News Corp and Telstra have announced their intention to combine Foxtel and Fox Sports Australia into a new company.
Subject to the conclusion of definitive agreements, regulatory review and satisfaction of certain other conditions, News Corp will have 65 per cent shareholding in the new company and Telstra will have 35 per cent.
Furthermore, News Corp will be responsible for appoint the chairman and the majority of the new company’s board and senior executives, while Telstra will appoint the remaining directors.
A joint statement by Telstra and News Corp said the new company will be positioned to meet the needs of Australian viewers and create greater choice than ever before by:
- investing in Australian written, produced and directed programming; delivering a wider range of new and innovative products and packages across devices and platforms;
- continuing to invest in premium content and technology to meet growing consumer demand;
- expanding distribution channels for the sale of Foxtel and Fox Sports products; and
- developing greater operating efficiencies across the combined businesses, including distribution.
The proposed arrangements will better position the new company for an initial public offering in the future, with News Corp having a majority stake, according to the statement.
If the transaction between Telstra and News Corp is concluded on the proposed terms, News Corp expects to consolidate the new company into its financial statements.
News Corp CEO Robert Thomson said the proposed restructuring of Foxtel and Fox Sports will unlock value for News Corp shareholders and provide a clearer vision into the depth and strength of our Australian assets.
“The new structure will simplify management control and ensure that the company is best placed to leverage the skills of its talented Australian employees and program-makers,” he said.
“There is no doubt that the world of content is becoming more complicated and competitive, and it is important that Australia has a strong local platform for its great sports and for homegrown creativity, as well as a showcase for international programs.”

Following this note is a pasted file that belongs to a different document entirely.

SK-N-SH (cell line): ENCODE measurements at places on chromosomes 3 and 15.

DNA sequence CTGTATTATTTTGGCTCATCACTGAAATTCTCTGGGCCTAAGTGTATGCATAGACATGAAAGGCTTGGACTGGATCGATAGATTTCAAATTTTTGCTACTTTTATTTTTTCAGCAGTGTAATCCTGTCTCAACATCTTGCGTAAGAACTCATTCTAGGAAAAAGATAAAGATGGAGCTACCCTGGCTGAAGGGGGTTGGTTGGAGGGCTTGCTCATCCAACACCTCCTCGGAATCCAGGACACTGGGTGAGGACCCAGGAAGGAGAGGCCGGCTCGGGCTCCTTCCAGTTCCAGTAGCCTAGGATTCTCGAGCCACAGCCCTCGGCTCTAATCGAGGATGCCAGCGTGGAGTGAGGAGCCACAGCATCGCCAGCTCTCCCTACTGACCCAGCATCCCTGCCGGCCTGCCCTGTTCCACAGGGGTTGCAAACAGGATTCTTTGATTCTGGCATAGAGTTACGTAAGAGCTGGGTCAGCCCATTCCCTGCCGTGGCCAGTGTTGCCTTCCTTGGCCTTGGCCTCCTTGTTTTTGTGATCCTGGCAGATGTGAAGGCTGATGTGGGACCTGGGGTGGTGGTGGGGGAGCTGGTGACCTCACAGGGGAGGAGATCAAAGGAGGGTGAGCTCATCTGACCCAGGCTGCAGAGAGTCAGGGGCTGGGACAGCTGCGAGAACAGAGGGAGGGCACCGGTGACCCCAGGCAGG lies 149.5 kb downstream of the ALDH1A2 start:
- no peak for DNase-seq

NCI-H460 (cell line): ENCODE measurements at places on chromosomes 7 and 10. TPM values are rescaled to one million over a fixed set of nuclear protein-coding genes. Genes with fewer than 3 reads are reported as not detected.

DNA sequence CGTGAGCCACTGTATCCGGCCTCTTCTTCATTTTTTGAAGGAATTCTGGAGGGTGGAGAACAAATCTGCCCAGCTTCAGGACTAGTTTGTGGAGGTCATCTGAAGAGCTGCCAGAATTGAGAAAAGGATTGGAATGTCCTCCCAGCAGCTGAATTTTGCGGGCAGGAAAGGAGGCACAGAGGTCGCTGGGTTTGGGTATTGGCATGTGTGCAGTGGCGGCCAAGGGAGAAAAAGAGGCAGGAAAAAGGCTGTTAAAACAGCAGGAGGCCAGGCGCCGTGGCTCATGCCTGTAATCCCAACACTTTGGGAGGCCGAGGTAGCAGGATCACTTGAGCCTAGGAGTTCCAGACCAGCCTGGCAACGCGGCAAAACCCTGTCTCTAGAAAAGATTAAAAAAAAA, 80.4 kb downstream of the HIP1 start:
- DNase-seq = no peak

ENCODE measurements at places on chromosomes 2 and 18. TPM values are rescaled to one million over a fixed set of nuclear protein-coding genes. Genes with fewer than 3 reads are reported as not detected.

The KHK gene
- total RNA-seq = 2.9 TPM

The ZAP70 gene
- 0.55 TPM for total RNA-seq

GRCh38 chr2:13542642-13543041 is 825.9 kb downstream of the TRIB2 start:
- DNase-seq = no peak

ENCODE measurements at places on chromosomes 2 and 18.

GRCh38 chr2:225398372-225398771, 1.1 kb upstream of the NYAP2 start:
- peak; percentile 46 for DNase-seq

Telstra CEO Andy Penn said the transaction would provide the new company with a strong
platform to flexibly respond to significant changes in the media, communications and content markets.
“Our strategically significant investment in the new company will be an important part of Telstra’s media strategy,” he said.
“Under this arrangement Telstra will continue to support the company with our broadcast re-seller arrangements, which is a major strategic component for us.
“More people are watching more media on more devices for more hours every day of the week, so the demand for media and for content is only going to grow.
“With a strong premium content proposition and scale subscriber base, the new company will be well-positioned to deliver a compelling customer experience.”
At this stage, certain key commercial terms of the proposed transaction have been agreed on a non-binding basis.
Telstra and News Corp have signed a binding process agreement under which they will prepare long-form agreements to give legal effect to the commercial principles.
Telstra and News Corp will work to finalise the transaction, including obtaining regulatory approval, in the first half of 2018.
The announcement comes after News Corp reported a $816.8 million loss for the last financial year, while Telstra’s full year profit plunged by 33 per cent to $3.9 billion.